As the old saying goes, the weakest link in any security system is the user. This isn’t an insult but rather a commentary on the impossibility of eliminating every vulnerability in a system that humans have to use daily. In terms of actually mitigating direct security threats associated with users, however, there can be no mincing of words. That’s why StateRAMP includes several critical security controls to address personnel security.
Why Is Personnel Security Important?
Many approaches to cybersecurity focus on either external threats or system vulnerabilities. But internal threats, or those associated with employees or other personnel, are very real and very dangerous. That’s because a few critical situations open organizations to potential attacks or data loss.
These situations include:
- Insider Threats: Insider threats are those associated with malicious actors within the organization. These individuals may be victims of blackmail or willing participants in data theft or espionage activities. These threats are particularly dangerous because an insider may have access and privileges that could cause significant issues if they exploit them for nefarious purposes.
- Inadvertent Vulnerabilities: Some threats don’t originate from malicious activity but simple human resource mistakes. These can include failure to remove or delete access to system resources once a user resigns or is terminated from an organization.
- Third-Party Vendors: With organizations increasingly relying on third-party vendors and managed service providers, the potential for security risks and data exposure are high. It’s critical, then, that any group using managed services or service vendors vet and audit those relationships, specifically as they relate to how external personnel interacts with internal systems.
Because it is a complete security standard, adopting requirements from federal guidelines, StateRAMP includes several critical controls to manage personnel security.
StateRAMP and Personnel Security Controls (PS)
StateRAMP is a derivation of FedRAMP security, and as such, it pulls select controls from that standard. This context includes several controls from the Personnel Security (PS) family of controls found in NIST Special Publication 800-53.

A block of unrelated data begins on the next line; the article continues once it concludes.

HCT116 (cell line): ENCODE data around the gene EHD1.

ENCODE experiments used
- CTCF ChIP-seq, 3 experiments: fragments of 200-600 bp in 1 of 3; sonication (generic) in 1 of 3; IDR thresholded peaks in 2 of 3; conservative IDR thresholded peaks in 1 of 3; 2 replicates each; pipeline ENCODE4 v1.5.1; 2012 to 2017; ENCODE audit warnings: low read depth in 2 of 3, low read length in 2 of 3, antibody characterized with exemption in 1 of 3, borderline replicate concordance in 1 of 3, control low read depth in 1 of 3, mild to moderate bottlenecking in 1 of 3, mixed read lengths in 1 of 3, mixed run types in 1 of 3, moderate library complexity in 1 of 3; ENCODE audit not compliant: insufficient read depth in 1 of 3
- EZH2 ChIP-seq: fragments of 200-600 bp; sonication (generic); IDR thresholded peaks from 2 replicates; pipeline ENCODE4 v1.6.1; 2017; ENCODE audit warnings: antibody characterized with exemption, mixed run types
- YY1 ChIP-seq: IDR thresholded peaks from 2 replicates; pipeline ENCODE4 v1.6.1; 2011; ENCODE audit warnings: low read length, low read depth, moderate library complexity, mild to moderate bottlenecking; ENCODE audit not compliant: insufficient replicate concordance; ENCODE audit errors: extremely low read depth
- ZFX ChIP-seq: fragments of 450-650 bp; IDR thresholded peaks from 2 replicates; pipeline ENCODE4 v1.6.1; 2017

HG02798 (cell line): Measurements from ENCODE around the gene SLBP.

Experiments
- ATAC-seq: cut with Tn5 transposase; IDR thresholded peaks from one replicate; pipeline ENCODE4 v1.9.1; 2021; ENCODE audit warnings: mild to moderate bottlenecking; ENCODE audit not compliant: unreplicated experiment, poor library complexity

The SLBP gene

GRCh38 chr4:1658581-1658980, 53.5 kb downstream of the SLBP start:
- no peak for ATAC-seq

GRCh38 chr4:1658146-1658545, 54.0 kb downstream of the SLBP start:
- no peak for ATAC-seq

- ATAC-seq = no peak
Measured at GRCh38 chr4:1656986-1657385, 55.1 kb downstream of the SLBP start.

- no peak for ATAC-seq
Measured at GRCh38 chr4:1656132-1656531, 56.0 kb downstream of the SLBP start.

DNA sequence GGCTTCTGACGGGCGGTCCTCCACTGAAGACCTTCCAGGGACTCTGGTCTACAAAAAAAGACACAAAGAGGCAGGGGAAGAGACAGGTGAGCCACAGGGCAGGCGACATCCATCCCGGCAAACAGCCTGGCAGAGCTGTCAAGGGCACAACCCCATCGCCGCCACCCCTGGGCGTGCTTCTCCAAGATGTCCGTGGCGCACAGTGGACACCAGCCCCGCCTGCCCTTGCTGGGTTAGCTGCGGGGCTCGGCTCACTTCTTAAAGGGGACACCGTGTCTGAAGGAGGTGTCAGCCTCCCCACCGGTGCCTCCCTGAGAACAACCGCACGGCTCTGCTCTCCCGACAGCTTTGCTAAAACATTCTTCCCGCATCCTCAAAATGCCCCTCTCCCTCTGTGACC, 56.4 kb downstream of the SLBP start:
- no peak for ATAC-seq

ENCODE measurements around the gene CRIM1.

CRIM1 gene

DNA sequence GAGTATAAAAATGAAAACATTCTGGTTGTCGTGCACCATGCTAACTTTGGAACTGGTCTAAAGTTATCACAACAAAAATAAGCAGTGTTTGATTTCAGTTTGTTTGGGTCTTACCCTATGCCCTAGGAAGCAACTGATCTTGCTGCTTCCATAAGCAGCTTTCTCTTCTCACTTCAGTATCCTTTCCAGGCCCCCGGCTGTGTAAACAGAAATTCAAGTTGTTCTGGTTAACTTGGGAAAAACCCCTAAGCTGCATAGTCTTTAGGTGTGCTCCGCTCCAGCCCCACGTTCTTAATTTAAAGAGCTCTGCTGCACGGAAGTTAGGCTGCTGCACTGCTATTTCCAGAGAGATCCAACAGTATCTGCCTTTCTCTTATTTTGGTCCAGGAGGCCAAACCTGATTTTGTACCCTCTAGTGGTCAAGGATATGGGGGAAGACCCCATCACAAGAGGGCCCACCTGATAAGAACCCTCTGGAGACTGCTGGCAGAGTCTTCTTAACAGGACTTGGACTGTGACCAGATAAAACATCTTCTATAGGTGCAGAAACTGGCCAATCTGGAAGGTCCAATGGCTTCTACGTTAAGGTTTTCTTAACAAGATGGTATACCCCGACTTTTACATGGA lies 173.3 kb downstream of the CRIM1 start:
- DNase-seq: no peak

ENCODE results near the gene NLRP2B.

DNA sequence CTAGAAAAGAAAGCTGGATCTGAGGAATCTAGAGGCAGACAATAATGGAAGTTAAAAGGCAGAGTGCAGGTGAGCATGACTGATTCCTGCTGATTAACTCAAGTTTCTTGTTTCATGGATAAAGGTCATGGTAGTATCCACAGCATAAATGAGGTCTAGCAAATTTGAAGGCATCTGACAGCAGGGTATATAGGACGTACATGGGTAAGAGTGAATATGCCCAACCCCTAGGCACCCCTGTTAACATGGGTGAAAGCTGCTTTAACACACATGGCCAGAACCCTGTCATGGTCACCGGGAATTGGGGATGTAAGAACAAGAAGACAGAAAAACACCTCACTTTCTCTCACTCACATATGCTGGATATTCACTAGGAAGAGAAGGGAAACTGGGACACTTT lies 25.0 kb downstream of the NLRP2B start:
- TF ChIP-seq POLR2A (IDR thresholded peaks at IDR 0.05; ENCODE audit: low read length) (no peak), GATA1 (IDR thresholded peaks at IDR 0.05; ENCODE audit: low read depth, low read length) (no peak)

Furthermore, StateRAMP documentation designates specific Impact Levels that each control applies to Low, Low+, and Moderate.
These controls include:
Security Policies and Procedures (PS-1)
A compliant organization must create, produce, and disseminate clear policies and procedures around personnel risk. These policies should address specific risks and challenges relevant to the organization, data handling, and business operations. Furthermore, the organization should define and fill a designated role within the organization whose responsibility it is to maintain and update these policies and procedures as needed. This control is a requirement at every Impact Level within StateRAMP.
Position Risk Designation (PS-2)
Each and every position within the organization has the potential to expose it to risk. Therefore, PS-2 requires that the organization assign a risk category to all positions depending on their proximity to sensitive data and systems. Following that, the organization must establish screening criteria for each position, with more sensitive positions (those touching on PII or PHI, for example) requiring more extensive background checks. These risk categories must be regularly reviewed and updated based on changing security and organizational factors.
This control is only required at StateRAMP Moderate levels.
Personnel Screening (PS-3)
Organizations must conduct screening procedures for the positions outlined in PS-2. These screening methods may include background, agency, credit, referral, or identity verification checks.
In addition, several enhancements could play a role in this category but only come into play for federal agencies that may handle sensitive classified information.
Personnel Termination (PS-4)